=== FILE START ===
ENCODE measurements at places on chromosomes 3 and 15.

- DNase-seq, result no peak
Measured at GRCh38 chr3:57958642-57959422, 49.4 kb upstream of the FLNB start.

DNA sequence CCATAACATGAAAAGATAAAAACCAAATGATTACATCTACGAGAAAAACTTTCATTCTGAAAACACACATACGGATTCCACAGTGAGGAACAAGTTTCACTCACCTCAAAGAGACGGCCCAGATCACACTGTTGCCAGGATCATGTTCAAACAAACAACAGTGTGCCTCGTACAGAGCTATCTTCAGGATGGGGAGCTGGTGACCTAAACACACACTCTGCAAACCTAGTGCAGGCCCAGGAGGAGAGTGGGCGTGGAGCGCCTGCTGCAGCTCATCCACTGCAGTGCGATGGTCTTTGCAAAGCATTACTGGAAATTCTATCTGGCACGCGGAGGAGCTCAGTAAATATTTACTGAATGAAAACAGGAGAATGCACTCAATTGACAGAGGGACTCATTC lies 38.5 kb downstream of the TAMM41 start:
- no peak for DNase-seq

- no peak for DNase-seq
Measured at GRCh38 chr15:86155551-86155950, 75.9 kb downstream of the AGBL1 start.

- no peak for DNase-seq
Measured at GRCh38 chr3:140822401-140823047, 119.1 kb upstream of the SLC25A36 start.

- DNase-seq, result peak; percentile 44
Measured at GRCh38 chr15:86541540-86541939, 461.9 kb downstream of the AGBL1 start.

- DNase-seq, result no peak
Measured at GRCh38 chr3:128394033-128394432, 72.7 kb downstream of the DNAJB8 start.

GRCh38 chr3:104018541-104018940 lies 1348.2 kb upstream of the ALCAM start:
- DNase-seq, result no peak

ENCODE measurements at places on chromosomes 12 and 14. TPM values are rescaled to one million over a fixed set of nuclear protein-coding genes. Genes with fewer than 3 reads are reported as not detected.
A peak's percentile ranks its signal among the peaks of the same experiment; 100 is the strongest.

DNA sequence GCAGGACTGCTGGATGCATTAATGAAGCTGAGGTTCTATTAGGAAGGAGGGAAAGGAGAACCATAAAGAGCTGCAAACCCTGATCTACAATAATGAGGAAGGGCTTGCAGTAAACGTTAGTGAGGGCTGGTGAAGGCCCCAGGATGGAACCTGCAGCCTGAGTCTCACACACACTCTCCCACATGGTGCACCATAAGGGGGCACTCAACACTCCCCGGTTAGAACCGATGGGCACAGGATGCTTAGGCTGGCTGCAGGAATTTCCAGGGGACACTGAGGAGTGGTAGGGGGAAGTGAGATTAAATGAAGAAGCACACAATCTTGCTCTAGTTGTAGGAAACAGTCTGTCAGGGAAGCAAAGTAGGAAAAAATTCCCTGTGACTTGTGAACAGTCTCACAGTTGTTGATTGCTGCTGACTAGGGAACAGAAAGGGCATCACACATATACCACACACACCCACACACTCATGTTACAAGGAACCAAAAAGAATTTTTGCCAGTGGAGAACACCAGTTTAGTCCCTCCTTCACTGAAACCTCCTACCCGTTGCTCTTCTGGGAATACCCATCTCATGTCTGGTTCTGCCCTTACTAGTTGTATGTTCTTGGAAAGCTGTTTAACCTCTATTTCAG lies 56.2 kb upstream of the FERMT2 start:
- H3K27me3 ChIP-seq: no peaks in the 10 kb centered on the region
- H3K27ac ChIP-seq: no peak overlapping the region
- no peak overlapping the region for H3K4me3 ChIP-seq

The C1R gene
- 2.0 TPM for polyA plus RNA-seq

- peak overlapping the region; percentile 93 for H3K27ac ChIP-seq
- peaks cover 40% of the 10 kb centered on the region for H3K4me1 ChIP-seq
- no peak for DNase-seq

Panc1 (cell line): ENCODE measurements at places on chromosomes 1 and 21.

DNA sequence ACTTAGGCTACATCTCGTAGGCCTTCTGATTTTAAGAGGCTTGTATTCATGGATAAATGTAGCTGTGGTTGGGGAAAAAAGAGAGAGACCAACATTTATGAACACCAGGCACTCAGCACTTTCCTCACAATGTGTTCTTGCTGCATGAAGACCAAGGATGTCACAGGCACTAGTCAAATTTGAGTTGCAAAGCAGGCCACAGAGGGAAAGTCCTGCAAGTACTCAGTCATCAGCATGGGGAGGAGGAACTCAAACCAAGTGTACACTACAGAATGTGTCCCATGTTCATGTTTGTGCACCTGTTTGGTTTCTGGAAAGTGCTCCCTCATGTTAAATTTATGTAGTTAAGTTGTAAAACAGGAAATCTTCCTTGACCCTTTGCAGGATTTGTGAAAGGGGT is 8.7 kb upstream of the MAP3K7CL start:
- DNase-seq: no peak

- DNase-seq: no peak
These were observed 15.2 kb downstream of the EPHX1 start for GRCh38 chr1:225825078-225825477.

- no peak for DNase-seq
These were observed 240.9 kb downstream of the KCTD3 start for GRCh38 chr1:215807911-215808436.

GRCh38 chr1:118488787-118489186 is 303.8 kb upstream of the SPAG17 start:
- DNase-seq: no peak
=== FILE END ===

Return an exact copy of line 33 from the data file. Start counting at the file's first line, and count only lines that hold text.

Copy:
These were observed 240.9 kb downstream of the KCTD3 start for GRCh38 chr1:215807911-215808436.